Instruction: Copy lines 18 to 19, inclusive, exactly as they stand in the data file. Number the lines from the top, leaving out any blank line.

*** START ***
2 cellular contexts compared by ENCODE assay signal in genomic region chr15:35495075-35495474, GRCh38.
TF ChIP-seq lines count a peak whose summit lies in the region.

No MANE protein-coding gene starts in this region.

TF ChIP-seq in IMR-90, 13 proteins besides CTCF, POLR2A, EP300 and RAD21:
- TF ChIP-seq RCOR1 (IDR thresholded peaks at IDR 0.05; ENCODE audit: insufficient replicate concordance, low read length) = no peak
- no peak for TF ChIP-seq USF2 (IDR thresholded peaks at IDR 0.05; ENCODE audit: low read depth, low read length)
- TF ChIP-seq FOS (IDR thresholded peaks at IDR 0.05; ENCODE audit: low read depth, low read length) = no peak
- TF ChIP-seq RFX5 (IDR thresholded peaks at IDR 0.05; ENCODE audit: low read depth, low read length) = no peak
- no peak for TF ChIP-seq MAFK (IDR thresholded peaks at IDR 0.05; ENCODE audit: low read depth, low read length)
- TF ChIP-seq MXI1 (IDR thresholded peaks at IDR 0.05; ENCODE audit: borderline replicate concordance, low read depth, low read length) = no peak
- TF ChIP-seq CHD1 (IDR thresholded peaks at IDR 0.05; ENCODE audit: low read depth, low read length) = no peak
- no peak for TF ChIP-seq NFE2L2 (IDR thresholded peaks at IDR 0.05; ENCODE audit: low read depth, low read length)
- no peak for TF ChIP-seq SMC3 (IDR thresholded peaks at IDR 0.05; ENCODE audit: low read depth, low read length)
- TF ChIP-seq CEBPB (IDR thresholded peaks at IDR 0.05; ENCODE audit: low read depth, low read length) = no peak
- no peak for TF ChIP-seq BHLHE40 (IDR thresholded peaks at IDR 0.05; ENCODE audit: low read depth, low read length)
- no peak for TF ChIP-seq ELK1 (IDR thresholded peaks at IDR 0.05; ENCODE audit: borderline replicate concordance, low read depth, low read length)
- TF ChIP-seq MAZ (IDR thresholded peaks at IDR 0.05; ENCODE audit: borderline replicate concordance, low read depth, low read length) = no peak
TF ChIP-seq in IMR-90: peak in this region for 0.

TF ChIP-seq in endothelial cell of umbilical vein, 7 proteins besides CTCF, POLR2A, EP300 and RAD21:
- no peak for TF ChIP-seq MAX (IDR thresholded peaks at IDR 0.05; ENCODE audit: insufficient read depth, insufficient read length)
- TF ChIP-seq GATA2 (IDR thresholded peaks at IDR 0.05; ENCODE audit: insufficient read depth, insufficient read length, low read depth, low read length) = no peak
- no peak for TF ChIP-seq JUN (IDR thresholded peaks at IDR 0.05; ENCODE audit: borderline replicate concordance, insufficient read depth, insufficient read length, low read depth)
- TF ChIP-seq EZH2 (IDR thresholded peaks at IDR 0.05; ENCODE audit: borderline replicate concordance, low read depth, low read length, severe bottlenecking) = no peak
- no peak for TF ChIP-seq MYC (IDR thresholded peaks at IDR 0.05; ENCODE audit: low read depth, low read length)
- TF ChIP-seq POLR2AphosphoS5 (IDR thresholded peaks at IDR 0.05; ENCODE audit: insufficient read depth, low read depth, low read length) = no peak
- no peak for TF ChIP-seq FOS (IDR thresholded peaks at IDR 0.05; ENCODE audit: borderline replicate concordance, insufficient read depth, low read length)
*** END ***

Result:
TF ChIP-seq in IMR-90: peak in this region for 0.

TF ChIP-seq in endothelial cell of umbilical vein, 7 proteins besides CTCF, POLR2A, EP300 and RAD21: